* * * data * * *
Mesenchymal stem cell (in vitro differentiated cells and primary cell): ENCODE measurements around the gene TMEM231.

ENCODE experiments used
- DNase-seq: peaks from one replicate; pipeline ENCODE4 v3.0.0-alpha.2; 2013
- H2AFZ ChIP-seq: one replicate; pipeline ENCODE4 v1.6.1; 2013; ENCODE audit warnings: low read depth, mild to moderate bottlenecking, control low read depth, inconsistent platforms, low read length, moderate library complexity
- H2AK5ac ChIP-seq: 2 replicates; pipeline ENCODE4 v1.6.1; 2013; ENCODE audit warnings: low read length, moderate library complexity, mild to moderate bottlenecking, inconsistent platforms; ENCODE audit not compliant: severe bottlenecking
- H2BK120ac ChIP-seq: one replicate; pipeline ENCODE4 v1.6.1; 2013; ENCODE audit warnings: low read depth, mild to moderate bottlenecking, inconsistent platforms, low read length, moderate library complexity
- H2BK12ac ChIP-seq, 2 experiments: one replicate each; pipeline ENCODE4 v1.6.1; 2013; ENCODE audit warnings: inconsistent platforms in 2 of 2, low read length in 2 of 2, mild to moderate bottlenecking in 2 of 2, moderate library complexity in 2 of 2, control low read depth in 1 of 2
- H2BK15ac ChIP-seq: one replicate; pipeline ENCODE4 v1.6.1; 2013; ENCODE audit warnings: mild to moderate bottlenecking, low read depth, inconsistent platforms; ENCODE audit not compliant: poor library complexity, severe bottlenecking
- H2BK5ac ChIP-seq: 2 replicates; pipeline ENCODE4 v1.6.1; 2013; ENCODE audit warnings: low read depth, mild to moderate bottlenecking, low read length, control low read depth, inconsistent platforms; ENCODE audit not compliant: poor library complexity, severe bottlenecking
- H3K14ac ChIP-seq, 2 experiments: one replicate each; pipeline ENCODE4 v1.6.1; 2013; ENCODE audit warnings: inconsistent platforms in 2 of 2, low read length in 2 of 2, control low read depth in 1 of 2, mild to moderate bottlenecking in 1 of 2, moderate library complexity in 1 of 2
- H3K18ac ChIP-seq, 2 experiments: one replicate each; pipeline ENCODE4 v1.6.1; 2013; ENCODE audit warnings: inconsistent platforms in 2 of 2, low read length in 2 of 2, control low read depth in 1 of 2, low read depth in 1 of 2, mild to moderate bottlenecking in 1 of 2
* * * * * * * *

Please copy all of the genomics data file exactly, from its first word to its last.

Mesenchymal stem cell (in vitro differentiated cells and primary cell): ENCODE measurements around the gene TMEM231.

ENCODE experiments used
- DNase-seq: peaks from one replicate; pipeline ENCODE4 v3.0.0-alpha.2; 2013
- H2AFZ ChIP-seq: one replicate; pipeline ENCODE4 v1.6.1; 2013; ENCODE audit warnings: low read depth, mild to moderate bottlenecking, control low read depth, inconsistent platforms, low read length, moderate library complexity
- H2AK5ac ChIP-seq: 2 replicates; pipeline ENCODE4 v1.6.1; 2013; ENCODE audit warnings: low read length, moderate library complexity, mild to moderate bottlenecking, inconsistent platforms; ENCODE audit not compliant: severe bottlenecking
- H2BK120ac ChIP-seq: one replicate; pipeline ENCODE4 v1.6.1; 2013; ENCODE audit warnings: low read depth, mild to moderate bottlenecking, inconsistent platforms, low read length, moderate library complexity
- H2BK12ac ChIP-seq, 2 experiments: one replicate each; pipeline ENCODE4 v1.6.1; 2013; ENCODE audit warnings: inconsistent platforms in 2 of 2, low read length in 2 of 2, mild to moderate bottlenecking in 2 of 2, moderate library complexity in 2 of 2, control low read depth in 1 of 2
- H2BK15ac ChIP-seq: one replicate; pipeline ENCODE4 v1.6.1; 2013; ENCODE audit warnings: mild to moderate bottlenecking, low read depth, inconsistent platforms; ENCODE audit not compliant: poor library complexity, severe bottlenecking
- H2BK5ac ChIP-seq: 2 replicates; pipeline ENCODE4 v1.6.1; 2013; ENCODE audit warnings: low read depth, mild to moderate bottlenecking, low read length, control low read depth, inconsistent platforms; ENCODE audit not compliant: poor library complexity, severe bottlenecking
- H3K14ac ChIP-seq, 2 experiments: one replicate each; pipeline ENCODE4 v1.6.1; 2013; ENCODE audit warnings: inconsistent platforms in 2 of 2, low read length in 2 of 2, control low read depth in 1 of 2, mild to moderate bottlenecking in 1 of 2, moderate library complexity in 1 of 2
- H3K18ac ChIP-seq, 2 experiments: one replicate each; pipeline ENCODE4 v1.6.1; 2013; ENCODE audit warnings: inconsistent platforms in 2 of 2, low read length in 2 of 2, control low read depth in 1 of 2, low read depth in 1 of 2, mild to moderate bottlenecking in 1 of 2